A lawyer . . . always has to remember he’s a part of the machinery by which justice is dispensed. When it comes to a matter of justice or injustice there isn’t such a thing as big or little. Injustice is a social malignancy.
As part of the 175th anniversary celebration of Osgoode Hall, the law society’s heritage committee, chaired by bencher Constance Backhouse, sponsored a symposium on the history of the Canadian legal profession. On the evening before, as vice chair of the committee, I had the pleasure of attending a dinner in Benchers’ Quarters for those who would be presenting papers at the symposium the next day.
The presenters made amiable dinner companions. Their academic and other credentials, as well as their mode of dress and manners, were impeccable. They did not look like revolutionaries, but as the symposium was to show, sometimes the facts they unearth in their legal history research are nothing short of astounding.
It is no wonder totalitarian governments often persecute scholars, burn books, and massage historical facts. Historians are an anathema to the status quo. Remembering the injustices of the past is a stimulus to rectify injustices in the present.
Prof. Hamar Foster of the University of Victoria law school is the author of We are not O’Meara’s children: Law, lawyers and the first campaign for aboriginal title in British Columbia, 1908-1928. It will shortly be published by the UBC Press in Let right be done: Aboriginal title, the Calder case and the future of indigenous rights.
Foster gave a capsule summary of the life of Arthur Eugene O’Meara and noted that lawyers whose careers become the tireless pursuit of a cause can pay a high price for their dedication.
O’Meara may have been influenced by the earlier career of another single-minded lawyer by the name of Allan Macdonnell. Macdonnell became an anathema to the Canadian government. To deal with him,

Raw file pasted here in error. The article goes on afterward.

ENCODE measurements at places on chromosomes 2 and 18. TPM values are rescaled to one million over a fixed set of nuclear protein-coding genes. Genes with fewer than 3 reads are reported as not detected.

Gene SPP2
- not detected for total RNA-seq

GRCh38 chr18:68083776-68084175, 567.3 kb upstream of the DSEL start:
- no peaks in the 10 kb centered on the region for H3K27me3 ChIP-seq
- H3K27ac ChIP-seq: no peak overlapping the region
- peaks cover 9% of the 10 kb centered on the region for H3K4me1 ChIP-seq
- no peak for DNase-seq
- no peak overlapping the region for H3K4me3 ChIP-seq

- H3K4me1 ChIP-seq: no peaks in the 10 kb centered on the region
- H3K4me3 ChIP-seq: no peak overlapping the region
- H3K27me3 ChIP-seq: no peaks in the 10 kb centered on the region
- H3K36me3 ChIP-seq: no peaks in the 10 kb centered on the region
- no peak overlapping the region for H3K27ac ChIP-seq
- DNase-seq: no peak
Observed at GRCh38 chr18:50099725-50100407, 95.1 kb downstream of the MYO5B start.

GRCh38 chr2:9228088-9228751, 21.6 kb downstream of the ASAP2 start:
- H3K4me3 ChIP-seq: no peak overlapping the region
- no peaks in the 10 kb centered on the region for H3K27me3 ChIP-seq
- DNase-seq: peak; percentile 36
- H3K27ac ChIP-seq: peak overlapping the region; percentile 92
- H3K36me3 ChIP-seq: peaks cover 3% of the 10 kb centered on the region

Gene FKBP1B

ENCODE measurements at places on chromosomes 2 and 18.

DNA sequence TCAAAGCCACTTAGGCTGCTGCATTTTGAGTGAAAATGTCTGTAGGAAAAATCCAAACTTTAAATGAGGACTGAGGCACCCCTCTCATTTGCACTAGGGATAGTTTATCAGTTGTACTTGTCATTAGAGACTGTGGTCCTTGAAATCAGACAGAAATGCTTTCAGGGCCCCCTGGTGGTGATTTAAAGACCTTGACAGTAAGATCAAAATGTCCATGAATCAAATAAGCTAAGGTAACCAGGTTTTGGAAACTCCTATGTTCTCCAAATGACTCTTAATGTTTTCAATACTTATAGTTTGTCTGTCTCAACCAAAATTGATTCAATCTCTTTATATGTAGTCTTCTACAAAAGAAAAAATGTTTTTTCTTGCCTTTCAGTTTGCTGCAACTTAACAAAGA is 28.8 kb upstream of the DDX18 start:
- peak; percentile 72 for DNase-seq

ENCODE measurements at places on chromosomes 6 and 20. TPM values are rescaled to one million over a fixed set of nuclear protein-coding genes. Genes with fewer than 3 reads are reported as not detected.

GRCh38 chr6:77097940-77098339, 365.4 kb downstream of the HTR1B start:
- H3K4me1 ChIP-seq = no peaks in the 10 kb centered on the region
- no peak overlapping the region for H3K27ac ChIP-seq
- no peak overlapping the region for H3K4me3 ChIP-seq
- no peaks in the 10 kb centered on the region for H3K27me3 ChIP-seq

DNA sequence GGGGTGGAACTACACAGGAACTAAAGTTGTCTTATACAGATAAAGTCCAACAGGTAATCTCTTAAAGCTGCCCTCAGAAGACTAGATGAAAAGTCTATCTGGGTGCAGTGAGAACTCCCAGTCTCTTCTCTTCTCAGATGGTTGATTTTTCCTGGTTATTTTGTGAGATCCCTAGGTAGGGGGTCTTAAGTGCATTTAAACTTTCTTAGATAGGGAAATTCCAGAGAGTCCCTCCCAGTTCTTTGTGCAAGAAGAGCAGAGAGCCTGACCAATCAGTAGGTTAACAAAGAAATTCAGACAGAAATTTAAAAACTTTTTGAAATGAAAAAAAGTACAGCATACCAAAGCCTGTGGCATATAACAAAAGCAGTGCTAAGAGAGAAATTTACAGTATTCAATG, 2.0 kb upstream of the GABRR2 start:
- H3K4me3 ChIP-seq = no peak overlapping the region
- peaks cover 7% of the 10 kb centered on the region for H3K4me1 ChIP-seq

An Act to Make Better Provision for the Administration of Justice in the Unorganized Tracts of Country in Upper Canada was enacted. It provided that “any person inciting Indians or half-breeds frequenting or residing in such tracts of country . . . to the disturbance of the public peace . . . shall be guilty of a felony” punishable by no more than five years’ imprisonment and no less than two.
Foster noted that 74 years later, when Parliament amended the Indian Act to make it an offence for lawyers to pursue aboriginal claims against the government without government consent, the minister of the interior made it clear that O’Meara was a target.
Apart from the vilification he suffered during his lifetime, it appears that O’Meara’s relentless pursuit of a cause also cost him the love and respect of his family. He died basically impoverished.
Jumping ahead to the 1970’s, Backhouse, a professor of law at the University of Ottawa and president-elect of the American Society for Legal History, talked about the impact of Ontario women lawyers on second wave feminism. We now live in a time when over 50 per cent of the calls to the bar are women, but in 1970 it was only 4.3 per cent.
Backhouse described the phalanx of women lawyers who were in the bar admission course in 1977 and objected to sexist course materials. A prominent practitioner and instructor in the course on law office administration was lecturing on legal secretaries.
His written teaching text advised new lawyers to post help wanted ads “[Seeking] a beautiful young and confidential secretary . . . . Unless very beautiful you should be able to take shorthand on machine dictation . . . . You should be a whiz at making good coffee . . . .”
A group of female students objected to the sexist and manipulative course content. When one of them stood up and strode down to the instructor’s podium, ripped the offending pages out of the loose-leaf text and threw them into the garbage as she left the room, the instructor bellowed that she could send the pages back along with her brassieres.
It is anticipated that the papers presented at the legal history symposium will be published in a volume. I urge you to purchase it. The papers are eye-opening.
I look forward to the day when legal historians will focus their periscopes on the sole practitioner and small firm bar. Why is it that the brunt of the law society’s regulatory focus is on sole practitioners and small firms and that discipline proceedings almost invariably involve sole practitioners?
Is there a systemic bias against us within Osgoode’s hallowed halls? And what are its historical antecedents? This topic would likely deserve another symposium all by itself.
Gary Lloyd Gottlieb, a Toronto lawyer, is a Law Society of Upper Canada bencher and a Toronto sole practitioner. His e-mail address is email@example.com